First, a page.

"The Law School Admission Test is designed to measure skills that are considered essential for success in law school: the reading and comprehension of complex texts with accuracy and insight; the organization and management of information and the ability to draw reasonable inferences from it; the ability to reason critically; and the analysis and evaluation of the reasoning and argument of others."(1)  The LSAT is administered four times a year, June, October, December, and February.  The February test does not give you a section-by-section breakdown of your performance; only the total score is released. 

You need not register for the Credential Assembly Service (CAS) at the same time you register for the LSAT. 

The test should be completed one year prior to anticipated law school enrollment.  It is best to plan to take it once and do well.  Most students take the test in June after their junior year or in the fall of their senior year. 

[The half-day standardized] test consists of five 35-minute sections of multiple-choice questions.  Four of the five sections contribute to the test taker's score.  These sections include one reading-comprehension section, one analytical-reasoning section, and two logical-reasoning sections.  [The fifth section] typically is used to pretest new test questions or to preequate new test forms. (2)

The non-scored 35 minute "writing sample" section of the test is designed to measure an individual's ability to express ideas clearly and fluently.  A copy of your "writing sample" is sent to each law school to which you apply.  The test is scored on a 120-180 scale.

The national LSAT average is 153 and the UM applicant average to all U.S. law schools is 158.  Many law schools are taking the highest score if the test is taken more than one time but your CAS Report will show the average score of all tests taken.  Several law schools request an explanation on the difference in scores and look for at least a six point increase to consider the higher score.  Therefore, you should check the website of the  law school where you plan  to apply  for its exact policy.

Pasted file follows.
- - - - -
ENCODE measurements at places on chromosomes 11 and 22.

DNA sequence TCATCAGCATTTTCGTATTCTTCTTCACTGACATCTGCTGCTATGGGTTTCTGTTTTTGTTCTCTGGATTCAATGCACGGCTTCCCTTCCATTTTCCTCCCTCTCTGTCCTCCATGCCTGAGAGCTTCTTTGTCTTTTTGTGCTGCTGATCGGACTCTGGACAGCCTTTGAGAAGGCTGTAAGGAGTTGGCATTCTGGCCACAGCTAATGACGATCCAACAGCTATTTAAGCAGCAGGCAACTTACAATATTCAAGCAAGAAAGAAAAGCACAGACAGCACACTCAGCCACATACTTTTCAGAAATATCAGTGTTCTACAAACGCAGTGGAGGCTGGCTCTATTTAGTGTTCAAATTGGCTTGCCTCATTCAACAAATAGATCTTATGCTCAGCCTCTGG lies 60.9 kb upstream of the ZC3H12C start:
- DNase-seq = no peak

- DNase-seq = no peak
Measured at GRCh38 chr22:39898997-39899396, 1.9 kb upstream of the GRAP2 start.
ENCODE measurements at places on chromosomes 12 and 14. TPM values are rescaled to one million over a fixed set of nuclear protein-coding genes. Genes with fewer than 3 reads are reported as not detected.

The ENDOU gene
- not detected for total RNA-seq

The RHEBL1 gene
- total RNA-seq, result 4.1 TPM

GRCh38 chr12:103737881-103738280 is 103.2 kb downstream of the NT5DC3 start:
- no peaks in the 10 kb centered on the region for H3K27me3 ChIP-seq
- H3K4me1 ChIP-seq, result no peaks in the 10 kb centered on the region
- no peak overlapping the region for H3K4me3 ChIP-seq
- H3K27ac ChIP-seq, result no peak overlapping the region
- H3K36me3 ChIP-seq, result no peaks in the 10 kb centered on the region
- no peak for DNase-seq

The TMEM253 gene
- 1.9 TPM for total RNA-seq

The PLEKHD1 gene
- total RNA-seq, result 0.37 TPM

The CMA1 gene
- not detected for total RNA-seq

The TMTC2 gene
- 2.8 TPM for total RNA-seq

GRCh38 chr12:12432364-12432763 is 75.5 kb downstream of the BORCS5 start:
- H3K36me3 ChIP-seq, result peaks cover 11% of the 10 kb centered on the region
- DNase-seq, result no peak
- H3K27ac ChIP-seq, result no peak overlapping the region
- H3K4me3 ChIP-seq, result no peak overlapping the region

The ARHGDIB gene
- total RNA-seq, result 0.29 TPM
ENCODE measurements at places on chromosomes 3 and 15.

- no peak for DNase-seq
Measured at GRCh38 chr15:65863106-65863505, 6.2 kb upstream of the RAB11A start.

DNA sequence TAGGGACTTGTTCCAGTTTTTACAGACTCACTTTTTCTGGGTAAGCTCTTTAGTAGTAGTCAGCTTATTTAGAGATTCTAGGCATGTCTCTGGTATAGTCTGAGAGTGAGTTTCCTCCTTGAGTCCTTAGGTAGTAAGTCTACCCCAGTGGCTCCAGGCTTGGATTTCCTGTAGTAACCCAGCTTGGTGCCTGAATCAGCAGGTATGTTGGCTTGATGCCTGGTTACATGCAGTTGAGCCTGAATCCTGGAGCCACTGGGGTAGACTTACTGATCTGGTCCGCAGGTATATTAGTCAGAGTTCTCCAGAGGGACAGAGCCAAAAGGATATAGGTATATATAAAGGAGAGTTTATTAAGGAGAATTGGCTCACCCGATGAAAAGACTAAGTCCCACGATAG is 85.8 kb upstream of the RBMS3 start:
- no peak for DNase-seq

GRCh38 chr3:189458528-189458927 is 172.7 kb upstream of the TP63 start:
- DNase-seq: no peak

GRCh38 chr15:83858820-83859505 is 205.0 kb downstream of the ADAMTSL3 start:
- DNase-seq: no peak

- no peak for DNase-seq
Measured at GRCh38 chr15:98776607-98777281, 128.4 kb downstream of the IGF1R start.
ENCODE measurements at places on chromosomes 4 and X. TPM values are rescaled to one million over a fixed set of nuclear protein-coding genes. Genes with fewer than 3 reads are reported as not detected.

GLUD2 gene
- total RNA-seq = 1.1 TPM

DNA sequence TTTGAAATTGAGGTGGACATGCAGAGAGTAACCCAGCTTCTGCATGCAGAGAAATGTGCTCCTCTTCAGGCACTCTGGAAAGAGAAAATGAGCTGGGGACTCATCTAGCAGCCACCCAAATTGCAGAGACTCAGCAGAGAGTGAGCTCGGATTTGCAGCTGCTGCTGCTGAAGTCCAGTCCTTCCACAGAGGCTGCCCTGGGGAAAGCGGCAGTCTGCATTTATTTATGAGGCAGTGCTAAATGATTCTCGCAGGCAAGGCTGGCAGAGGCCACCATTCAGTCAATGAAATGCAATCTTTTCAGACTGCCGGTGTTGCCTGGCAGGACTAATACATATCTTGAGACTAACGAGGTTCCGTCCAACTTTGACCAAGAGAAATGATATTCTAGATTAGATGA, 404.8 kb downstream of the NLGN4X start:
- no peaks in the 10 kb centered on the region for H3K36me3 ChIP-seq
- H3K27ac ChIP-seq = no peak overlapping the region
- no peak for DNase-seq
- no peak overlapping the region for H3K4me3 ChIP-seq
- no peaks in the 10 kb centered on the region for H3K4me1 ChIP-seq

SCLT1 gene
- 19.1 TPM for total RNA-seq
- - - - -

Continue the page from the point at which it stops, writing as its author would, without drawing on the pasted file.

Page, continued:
A Fee Waiver is possible for the LSAT.  For information see www.lsac.org/jd/lsat/fee-waivers.asp

Day of Test

What to bring and what not to bring!
www.lsac.org/jd/lsat/day-of-test.asp

Test Prep OptionsThe Newnan LSA Academic Advising Center suggests that you take a complete practice test, ideally, at least six months in advance of your anticipated test date.

After completion of a full test, you might consider working The Official LSAT Super Prep ($19.95 Booklet) or ItemWise ($18.00 online LSAT familiarization tool). Both items are available at 

http://members.lsac.org/Public/MainPage.aspx?ReturnUrl=%2fPrivate%2fMainPage2.aspx

These efforts early will provide you with the insight you need to assess honestly the additional type of preparation that will be best for you. A minimum of 200 hours of study time is recommended in preparation for the LSAT. Test-preparation courses are an option but are not absolutely necessary. If you want to purchase a prep package, take the time to investigate the differences between the companies and take into account your learning style and the number of practice tests given to establish your pace. You should be aware that additional test-prep materials are available inexpensively from LSAC.

LSAT Test Dates and Registration Deadlines

Test Dates and Registration Deadlines for the Law School Admissions Test (LSAT)

LSAT Scores as Predictors of Law School Performance

The correlation between LSAT scores and first-year law school grades varies from one law school to another (as does the correlation between GPA and first-year law school grades). The LSAT, like any admission test, is not a perfect predictor of law school performance. The predictive power of an admission test is limited by many factors, such as . . .

Pre-Law Advisor Release

When you register for the LSAT online, PLEASE consider authorizing the release of your LSAT score to your UM prelaw advisor.